NOAA post Hurricane Matthew imagery in Google Earth

Yesterday we talked about how the NOAA aerial imagery of the eastern US coast in the wake of Hurricane Matthew is available as map tiles. We investigated how to display map tiles in Google Earth and concluded that doing it with a single KMZ file would not be feasible. We also said it wouldn’t be worth setting up a server to serve the necessary KML files, but after some consideration we decided to give it a go.

Rather than generating the hundreds of thousands of KML files necessary to make it work, we realised that we could simply generate KML files dynamically as they are requested. It actually worked a lot better than we expected. We implemented it in JavaScript, initially testing it out with a local instance of Node.js running on a PC which worked very well. We then put the code on a Node.js server running in the cloud (Openshift) and it still works remarkably well.

So, to view the NOAA imagery in Google Earth, simply download this KML file. You should immediately be able to see the thin strip of imagery along the eastern coast of the US. Also note that there are a number of new patches of aerial imagery inland.

As you zoom in, it automatically loads higher resolution imagery almost as seamlessly as native Google Earth imagery. The imagery is arranged in separate layers for batches of imagery captured on different dates. Occasionally there is a problem with layers overlapping, in which case you may see grey squares mixed in with imagery. If you experience this, try turning off some of the layers until you identify which layer has the grey squares, then keep that particular layer off while viewing that location. There are also some locations such as Rocky Mount, North Carolina for example, with multiple sets of imagery captured on different days, so again, try turning off some layers to see the different sets.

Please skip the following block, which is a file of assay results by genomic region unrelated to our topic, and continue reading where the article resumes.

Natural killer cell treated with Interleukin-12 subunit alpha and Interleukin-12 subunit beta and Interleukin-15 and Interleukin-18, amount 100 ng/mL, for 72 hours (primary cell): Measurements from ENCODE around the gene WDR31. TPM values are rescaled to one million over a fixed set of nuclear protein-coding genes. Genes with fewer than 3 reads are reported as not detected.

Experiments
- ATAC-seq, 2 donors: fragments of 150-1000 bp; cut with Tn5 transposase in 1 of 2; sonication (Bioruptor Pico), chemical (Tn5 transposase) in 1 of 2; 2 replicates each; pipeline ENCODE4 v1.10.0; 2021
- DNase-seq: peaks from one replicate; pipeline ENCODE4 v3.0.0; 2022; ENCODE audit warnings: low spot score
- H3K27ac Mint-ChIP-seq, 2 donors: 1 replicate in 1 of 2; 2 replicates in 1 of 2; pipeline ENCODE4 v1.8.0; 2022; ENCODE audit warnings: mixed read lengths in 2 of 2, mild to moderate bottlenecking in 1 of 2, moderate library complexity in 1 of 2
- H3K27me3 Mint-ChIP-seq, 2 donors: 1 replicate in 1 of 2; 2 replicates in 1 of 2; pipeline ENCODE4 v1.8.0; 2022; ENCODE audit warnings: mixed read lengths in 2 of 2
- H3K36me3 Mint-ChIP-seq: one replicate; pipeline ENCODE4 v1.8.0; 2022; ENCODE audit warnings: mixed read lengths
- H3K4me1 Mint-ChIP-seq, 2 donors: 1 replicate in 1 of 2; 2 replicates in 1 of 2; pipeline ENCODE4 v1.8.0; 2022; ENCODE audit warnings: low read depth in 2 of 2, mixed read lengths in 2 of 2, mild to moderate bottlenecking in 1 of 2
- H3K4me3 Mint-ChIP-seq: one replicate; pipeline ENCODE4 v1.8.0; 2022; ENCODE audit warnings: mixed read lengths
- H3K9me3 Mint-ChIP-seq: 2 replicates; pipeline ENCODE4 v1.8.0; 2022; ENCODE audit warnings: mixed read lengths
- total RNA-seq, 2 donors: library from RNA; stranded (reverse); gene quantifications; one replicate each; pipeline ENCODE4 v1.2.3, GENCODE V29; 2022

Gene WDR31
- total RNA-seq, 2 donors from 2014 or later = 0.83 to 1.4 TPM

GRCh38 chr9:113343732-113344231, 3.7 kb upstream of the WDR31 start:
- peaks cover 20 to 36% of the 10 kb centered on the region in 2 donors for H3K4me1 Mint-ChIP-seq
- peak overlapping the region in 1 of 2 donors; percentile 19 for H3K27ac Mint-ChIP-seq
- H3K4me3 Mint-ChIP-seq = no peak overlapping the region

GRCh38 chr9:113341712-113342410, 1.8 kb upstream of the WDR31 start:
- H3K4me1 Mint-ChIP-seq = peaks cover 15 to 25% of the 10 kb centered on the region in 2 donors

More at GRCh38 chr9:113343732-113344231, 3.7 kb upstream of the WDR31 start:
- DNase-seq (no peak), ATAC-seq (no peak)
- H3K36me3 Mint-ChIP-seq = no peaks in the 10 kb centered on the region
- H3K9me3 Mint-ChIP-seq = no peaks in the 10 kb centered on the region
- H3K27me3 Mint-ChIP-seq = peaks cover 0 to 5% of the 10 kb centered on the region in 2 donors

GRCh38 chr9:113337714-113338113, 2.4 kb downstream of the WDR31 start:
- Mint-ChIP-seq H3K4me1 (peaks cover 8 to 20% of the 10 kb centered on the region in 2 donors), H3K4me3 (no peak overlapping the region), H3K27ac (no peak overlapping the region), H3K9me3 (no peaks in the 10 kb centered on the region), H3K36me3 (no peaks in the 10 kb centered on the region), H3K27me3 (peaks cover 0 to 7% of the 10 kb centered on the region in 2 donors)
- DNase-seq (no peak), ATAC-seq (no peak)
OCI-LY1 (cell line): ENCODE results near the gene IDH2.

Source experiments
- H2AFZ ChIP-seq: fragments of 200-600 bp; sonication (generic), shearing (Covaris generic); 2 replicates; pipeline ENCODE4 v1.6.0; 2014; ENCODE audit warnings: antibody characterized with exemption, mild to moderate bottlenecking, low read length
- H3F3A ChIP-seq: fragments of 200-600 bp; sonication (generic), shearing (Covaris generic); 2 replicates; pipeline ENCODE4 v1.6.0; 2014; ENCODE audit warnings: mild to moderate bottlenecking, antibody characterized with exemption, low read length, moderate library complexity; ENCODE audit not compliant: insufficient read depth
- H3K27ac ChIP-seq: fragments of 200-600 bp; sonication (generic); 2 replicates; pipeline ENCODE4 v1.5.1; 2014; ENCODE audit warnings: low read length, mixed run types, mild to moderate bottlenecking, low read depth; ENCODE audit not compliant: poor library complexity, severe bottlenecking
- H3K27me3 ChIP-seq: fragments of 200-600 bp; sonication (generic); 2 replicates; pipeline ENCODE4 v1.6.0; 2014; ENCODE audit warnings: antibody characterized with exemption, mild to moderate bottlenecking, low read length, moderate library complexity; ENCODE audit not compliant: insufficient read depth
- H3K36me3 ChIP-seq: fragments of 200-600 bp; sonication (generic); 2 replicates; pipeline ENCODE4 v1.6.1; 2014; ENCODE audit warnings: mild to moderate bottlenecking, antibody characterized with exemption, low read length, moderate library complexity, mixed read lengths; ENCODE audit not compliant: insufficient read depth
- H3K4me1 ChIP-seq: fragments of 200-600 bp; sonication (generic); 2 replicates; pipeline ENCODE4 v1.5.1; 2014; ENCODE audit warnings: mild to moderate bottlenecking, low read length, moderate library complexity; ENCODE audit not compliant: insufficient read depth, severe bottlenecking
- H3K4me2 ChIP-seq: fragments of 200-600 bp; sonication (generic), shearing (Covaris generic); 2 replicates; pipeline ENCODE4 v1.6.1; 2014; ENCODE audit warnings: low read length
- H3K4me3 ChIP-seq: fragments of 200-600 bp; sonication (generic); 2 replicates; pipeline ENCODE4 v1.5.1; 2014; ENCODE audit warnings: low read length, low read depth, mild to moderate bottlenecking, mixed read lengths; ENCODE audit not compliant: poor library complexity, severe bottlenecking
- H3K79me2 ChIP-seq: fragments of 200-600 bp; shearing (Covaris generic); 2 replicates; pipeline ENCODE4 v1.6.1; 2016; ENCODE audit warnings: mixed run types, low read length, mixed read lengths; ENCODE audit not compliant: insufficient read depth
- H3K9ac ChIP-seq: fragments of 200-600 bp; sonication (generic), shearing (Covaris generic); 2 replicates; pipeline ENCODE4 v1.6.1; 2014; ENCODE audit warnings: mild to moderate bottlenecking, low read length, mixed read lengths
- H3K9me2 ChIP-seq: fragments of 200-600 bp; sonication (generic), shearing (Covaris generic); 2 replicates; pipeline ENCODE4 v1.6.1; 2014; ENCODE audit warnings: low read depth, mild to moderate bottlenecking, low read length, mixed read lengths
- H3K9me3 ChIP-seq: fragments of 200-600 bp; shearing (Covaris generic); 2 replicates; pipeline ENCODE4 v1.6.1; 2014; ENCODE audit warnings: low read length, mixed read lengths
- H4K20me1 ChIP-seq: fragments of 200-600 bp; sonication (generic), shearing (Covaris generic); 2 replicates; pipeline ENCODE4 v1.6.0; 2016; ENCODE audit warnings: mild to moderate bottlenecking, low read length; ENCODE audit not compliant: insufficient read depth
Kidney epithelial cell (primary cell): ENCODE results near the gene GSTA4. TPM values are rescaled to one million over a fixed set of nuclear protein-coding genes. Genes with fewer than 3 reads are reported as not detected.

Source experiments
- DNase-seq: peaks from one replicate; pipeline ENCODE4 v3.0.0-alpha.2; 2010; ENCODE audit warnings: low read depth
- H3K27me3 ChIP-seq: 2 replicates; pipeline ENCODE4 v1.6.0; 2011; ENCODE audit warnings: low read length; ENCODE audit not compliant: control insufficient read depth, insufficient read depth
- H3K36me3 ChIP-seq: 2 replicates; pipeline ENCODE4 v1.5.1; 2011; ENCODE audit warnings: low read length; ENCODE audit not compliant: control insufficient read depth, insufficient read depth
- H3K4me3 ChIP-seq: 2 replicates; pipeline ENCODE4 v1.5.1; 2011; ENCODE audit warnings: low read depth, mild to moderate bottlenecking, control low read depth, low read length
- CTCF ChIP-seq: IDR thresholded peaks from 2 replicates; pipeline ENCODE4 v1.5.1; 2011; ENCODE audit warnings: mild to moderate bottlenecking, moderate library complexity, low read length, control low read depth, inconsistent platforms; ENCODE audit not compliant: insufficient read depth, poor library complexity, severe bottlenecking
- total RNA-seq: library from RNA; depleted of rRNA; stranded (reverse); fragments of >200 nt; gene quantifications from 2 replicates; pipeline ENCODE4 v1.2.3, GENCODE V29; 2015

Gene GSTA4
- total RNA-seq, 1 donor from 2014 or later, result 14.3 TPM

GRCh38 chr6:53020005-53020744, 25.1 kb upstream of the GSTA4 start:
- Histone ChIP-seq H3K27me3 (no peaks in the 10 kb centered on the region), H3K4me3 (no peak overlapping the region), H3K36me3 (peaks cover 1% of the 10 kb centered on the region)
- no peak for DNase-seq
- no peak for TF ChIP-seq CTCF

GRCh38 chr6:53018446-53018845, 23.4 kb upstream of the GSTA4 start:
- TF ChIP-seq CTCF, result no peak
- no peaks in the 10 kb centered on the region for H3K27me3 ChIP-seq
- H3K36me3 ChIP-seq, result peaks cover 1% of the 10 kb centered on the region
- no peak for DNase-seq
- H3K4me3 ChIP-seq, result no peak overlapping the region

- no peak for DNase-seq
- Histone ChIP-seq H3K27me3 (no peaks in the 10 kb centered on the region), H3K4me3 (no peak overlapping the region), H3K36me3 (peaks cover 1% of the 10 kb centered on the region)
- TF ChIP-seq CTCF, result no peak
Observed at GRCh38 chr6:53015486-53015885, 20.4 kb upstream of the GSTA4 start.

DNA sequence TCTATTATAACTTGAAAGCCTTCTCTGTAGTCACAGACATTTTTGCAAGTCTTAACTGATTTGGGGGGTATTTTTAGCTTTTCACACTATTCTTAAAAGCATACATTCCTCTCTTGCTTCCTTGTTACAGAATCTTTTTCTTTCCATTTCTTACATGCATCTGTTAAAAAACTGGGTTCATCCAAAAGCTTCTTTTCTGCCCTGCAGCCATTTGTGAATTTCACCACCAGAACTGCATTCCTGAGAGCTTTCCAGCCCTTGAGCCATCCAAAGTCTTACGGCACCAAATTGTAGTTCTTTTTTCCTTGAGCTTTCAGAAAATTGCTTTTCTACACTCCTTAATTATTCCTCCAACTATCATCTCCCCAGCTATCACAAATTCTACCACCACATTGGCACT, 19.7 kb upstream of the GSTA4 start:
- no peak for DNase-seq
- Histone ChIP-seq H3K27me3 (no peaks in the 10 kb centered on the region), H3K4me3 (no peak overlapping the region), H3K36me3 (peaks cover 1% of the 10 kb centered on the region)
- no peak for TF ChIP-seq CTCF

The flooding is still ongoing at the time of writing, and NOAA is adding new imagery over time. We will try to keep the server up-to-date over the next few days, so try refreshing the main network-link to see if there are new layers.


Nichols, South Carolina.


Boardman, North Carolina.


Near Galivants Ferry, South Carolina.


A flooded water treatment plant near Smithfield, North Carolina.


Rocky Mount, North Carolina.


Goldsboro, Georgia.

This is just an experiment to learn about the best way to access map tiles in Google Earth. We make no guarantees about how long we will keep the server running.

If you know of any other maps available as map tiles that do not have restrictive licence agreements, let us know in the comments.

About Timothy Whitehead

Timothy has been using Google Earth since 2004 when it was still called Keyhole before it was renamed Google Earth in 2005 and has been a huge fan ever since. He is a programmer working for Red Wing Aerobatx and lives in Cape Town, South Africa.






PLEASE NOTE: Google Earth Blog is no longer writing regular posts. As a result, we are not accepting new comments or questions about Google Earth. If you have a question, use the official Google Earth and Maps Forums or the Google Earth Community Forums.

Comments

  1. If I even knew what map tiles were?

  2. Bruce Herring says:

    Is a chance you’d have photos of eastern Cuba? Cajobabo to be specific.

  3. You should keep the servers running until Google updates their historical Imagery (which probably will never happen)



PLEASE NOTE: Google Earth Blog is no longer writing regular posts. As a result, we are not accepting new comments or questions about Google Earth. If you have a question, use the official Google Earth and Maps Forums or the Google Earth Community Forums.